We’ve lived so long under the spell of hierarchy—from god-kings to feudal lords to party bosses—that only recently have we awakened to see not only that “regular” citizens have the capacity for self-governance, but that without their engagement our huge global crises cannot be addressed. The changes needed for human society simply to survive, let alone thrive, are so profound that the only way we will move toward them is if we ourselves, regular citizens, feel meaningful ownership of solutions through direct engagement. Our problems are too big, interrelated, and pervasive to yield to directives from on high.
—Frances Moore LappĂ©, excerpt from Time for Progressives to Grow Up

Saturday, April 29, 2017

Great Barrier Reef Reaches "Terminal Stage" as CO2 Levels Rise at Record Rate

Click here to access article by Dahr Jamail from TruthOut.

I remember in my teenage years back in the 1950s seeing scenes of the gorgeous underwater coral displays that must have been located at the John Pennekamp Coral Reef State Park just south of Miami. I remember the Christ statue that lay at the bottom of the sea in this Florida state park; and with that memory in mind, in the early 1990s I went on a guided tour conducted by the staff at the park. I had done a lot of skin diving (free diving), so I brought along fins, diving mask, and snorkel. My god, was I disappointed--really quite shocked to see the statue surrounded by the bleached out coral everywhere. So I readily understood Jamail's reaction during his visit to the Australian Great Barrier Reef.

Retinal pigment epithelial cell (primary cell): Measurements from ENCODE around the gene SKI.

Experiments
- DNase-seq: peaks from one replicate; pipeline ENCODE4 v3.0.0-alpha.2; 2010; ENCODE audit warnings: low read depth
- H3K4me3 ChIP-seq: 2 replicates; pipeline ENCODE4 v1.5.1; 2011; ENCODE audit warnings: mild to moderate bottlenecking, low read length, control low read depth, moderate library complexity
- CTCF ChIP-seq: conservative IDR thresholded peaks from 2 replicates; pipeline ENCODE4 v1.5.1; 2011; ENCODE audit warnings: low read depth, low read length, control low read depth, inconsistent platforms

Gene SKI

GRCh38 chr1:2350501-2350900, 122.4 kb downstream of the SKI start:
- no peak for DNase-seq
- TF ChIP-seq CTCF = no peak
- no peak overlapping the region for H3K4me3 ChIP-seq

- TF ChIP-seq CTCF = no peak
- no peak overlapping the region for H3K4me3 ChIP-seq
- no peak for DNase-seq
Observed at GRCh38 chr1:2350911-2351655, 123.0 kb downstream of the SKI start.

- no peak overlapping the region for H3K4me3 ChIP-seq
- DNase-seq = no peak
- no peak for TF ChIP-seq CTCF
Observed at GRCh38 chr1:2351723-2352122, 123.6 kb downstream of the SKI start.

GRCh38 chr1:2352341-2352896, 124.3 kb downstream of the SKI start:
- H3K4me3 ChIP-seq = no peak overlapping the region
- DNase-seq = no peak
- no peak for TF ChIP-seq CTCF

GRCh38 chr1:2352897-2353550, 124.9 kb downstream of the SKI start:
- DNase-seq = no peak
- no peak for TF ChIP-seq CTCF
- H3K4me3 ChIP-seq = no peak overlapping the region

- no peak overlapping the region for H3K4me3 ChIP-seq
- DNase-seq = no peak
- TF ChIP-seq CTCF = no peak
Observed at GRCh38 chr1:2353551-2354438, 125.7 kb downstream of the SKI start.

Species, ecosystems, glaciers, sea ice and humans themselves continue to absorb and pay for this human experiment of industrialization gone horribly awry. Many are paying with their very existence.

Two months ago, I spent some time researching and writing in Australia. I visited the Great Barrier Reef (GBR), where I reveled in the majesty of intact towering coral structures flourishing with marine life. Yet I was also devastated during this visit -- again and again, I happened upon bleached out and silently dead areas of barren coral wasteland, which not long ago teemed with living beings. Roughly 20 percent of the coral on the outer reef were already bleached, and on their way towards death.

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